In the buildup to the announcement of the campaigns, many anticipated that the first wave of campaigns would represent the top compliance risks of the day. A quick review of the list above, however, reveals that the first 13 actually cover a wide spectrum of "risk." On one hand, it's no surprise that basket options, micro-captive insurance, or repatriation issues would make the list of potential significant tax risks. On the other hand, it is less clear that issues such as a TEFRA linkage strategy, Form 1120-F nonfilers, and deferred variable annuity and life insurance reserves (an issue already under consideration as part of an IIR project) would be counted among the top compliance risks.
When pressed about the varying degrees of risk among the first campaigns, the IRS explained that it never intended for the first campaigns to encompass only the most pressing issues. Instead, its goal was for the first installment to provide a good overall test of the campaign concept by covering a broad range of taxpayers and issues that will engage a significant portion of the LB&I workforce and involve the application of the full suite of treatments.Startup questions
As taxpayers and their advisers encounter the first set of campaigns, a number of questions have surfaced. Some of these questions have been discussed during webcasts, but currently very little written IRS guidance is available. Among the questions that have been raised are:
- Will taxpayers be subject to more than one campaign? If so, will individual tax years be routinely kept open for the full length of the assessment period so that separate teams of IRS experts can pursue multiple campaigns?
- Given that both subject-matter experts and local agents will be involved in campaign-based examinations, who will have overall responsibility for both the administrative features of the campaign—statute control, consents, and case closure—and substantive results—decisions to propose, modify, or withdraw adjustments?
- How will a taxpayer go about escalating an issue within the IRS—will it be required to pursue it up both a geography-based "line" as well as a subject-matter-based one?
- What access will taxpayers and their advisers have to IRS subject-matter personnel who exercise some influence in a case?
- Will campaign issues be automatically included within the scope of those examinations conducted under the CIC and Compliance Assurance Process procedures?
- How will the soft notice process work? For example, will taxpayers that take corrective action as result of a soft notice have an opportunity to mitigate potential penalties? And when might a soft notice morph into an examination of books and records within the meaning of Sec. 7605(b)?
- Will the fact that an issue is centrally designated for campaign treatment limit the viability of either fast-track settlement or traditional appeals?
As LB&I reaches its stride in this new campaign era, other issues will certainly emerge. In the near term, taxpayers and advisers will be wise to determine as early as possible whether an IRS contact is related to a campaign. A soft notice or a notice of examination that is triggered by a campaign ought to prompt early engagement between client and adviser. In many traditional audits the precise issues to be examined come into focus only after the agent has done preliminary scoping, often including the issuance and review of information document requests (IDRs). When a taxpayer receives a campaign-generated soft notice or notice of examination, it should be expected that the agent is further up the preparation curve than he or she might otherwise be at the same stage of a normal audit. The campaign issue is apt to come to the agent with specific descriptions and guidance—sometime formally encapsulated in a published IPU. Template IDRs may have been developed for the agent's use, and there will typically be a consulting network of behind-the-scenes issue specialists.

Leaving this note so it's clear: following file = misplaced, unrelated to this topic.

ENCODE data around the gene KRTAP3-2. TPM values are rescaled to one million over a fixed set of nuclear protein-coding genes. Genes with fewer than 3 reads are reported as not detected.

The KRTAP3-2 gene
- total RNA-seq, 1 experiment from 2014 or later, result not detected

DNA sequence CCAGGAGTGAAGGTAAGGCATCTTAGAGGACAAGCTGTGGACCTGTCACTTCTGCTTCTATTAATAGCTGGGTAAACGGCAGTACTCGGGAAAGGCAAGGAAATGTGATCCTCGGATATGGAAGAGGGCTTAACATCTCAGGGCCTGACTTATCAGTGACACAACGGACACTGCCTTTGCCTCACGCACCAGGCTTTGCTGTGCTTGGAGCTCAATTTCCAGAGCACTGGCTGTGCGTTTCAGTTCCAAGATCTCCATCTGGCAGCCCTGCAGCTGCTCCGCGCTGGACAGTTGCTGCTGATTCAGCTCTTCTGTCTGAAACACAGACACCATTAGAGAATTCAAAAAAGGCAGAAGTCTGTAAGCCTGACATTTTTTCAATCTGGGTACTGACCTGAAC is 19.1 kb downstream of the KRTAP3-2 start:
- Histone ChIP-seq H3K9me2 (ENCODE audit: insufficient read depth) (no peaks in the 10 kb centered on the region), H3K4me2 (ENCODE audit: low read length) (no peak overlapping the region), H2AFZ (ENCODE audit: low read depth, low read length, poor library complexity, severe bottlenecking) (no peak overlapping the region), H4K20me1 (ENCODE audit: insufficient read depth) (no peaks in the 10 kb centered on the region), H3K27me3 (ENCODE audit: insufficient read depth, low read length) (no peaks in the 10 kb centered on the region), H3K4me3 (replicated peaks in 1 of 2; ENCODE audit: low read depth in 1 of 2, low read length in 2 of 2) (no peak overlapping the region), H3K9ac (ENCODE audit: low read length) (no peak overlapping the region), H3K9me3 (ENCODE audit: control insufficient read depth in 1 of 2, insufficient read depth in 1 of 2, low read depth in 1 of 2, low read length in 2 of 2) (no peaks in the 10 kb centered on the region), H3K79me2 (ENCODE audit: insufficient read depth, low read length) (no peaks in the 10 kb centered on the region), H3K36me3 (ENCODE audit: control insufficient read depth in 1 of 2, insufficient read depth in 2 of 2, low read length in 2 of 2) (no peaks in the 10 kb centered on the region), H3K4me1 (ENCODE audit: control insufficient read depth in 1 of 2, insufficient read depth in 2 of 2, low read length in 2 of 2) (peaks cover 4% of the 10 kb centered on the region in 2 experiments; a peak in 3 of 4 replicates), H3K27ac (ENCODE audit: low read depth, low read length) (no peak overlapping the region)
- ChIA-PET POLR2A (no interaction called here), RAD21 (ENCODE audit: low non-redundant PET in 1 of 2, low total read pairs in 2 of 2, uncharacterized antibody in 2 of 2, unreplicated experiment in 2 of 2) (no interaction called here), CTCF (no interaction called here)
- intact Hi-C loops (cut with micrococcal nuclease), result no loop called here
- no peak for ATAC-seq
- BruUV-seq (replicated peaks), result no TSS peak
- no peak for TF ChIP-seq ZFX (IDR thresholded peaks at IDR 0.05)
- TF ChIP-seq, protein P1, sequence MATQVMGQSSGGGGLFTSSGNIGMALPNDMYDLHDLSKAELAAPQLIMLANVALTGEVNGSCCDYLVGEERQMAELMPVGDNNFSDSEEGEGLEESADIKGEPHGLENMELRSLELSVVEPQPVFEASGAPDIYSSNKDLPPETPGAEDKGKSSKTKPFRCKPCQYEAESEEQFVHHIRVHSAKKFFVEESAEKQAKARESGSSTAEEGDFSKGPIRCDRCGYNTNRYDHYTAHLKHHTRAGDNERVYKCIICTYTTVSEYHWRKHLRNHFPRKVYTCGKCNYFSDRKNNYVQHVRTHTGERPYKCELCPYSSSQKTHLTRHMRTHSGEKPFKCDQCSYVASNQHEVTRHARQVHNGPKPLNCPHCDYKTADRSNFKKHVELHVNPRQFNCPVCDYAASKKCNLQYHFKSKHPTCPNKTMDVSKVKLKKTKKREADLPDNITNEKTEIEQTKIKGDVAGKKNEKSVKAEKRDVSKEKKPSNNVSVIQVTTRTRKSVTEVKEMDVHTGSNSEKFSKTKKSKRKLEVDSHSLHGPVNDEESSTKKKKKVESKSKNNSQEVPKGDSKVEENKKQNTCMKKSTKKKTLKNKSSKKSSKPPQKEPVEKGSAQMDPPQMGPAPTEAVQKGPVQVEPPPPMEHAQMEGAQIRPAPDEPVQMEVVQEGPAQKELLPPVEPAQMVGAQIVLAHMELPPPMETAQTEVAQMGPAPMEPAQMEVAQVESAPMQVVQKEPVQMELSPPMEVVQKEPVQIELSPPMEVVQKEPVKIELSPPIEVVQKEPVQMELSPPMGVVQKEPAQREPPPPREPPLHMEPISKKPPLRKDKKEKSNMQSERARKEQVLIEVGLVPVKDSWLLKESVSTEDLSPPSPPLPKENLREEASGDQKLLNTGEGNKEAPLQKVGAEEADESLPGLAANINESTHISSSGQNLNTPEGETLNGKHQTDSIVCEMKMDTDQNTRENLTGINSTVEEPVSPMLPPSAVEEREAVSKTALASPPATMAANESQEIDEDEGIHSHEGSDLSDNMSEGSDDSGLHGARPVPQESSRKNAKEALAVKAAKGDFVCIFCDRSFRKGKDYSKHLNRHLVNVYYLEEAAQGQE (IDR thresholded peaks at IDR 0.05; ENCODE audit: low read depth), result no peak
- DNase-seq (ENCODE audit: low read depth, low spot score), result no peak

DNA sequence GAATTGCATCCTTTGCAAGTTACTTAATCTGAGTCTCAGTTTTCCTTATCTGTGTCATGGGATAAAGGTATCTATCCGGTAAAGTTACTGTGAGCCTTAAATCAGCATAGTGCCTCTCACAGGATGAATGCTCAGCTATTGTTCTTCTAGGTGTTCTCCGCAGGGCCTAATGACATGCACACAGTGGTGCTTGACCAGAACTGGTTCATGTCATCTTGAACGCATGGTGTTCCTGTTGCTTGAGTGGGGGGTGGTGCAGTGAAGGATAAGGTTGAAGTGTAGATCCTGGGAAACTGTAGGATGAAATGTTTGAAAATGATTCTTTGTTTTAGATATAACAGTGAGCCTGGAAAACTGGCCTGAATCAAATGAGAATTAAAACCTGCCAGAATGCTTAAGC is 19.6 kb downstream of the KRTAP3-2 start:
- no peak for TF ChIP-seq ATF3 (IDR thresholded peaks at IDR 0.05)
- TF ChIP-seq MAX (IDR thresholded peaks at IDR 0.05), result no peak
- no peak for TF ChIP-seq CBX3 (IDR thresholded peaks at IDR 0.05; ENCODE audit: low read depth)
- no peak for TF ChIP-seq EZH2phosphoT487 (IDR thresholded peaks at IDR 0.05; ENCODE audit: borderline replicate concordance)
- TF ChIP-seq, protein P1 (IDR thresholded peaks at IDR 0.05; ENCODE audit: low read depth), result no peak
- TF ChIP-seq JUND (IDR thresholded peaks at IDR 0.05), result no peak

As in any encounter with the IRS, it is generally in a taxpayer's best interest to understand the IRS focus as early as possible. The IRS has said that it will not routinely disclose that a contact is campaign-based, but it has said that its personnel will furnish that information if a taxpayer asks for it. The earlier a taxpayer and its adviser understand why the IRS has selected a return position for scrutiny, the greater likelihood that they can present the taxpayer's facts and circumstances in a context that addresses the perceived "risk."
Reportedly, another set of campaigns is undergoing final internal review. So far there is no information about the subject matter of any new campaigns; however, a second wave will almost certainly expand the taxpayers and issues subject to the campaign protocols. At this stage in its maturation, it appears that the campaign approach may well constitute the type of change that Koskinen envisioned when he challenged LB&I to design a more effective future state.
|Mike Dolan is national director of IRS Policies and Dispute Resolution, Washington National Tax of KPMG LLP. He is also a member of the AICPA IRS Advocacy & Relations Committee. For more information about this column, contact email@example.com.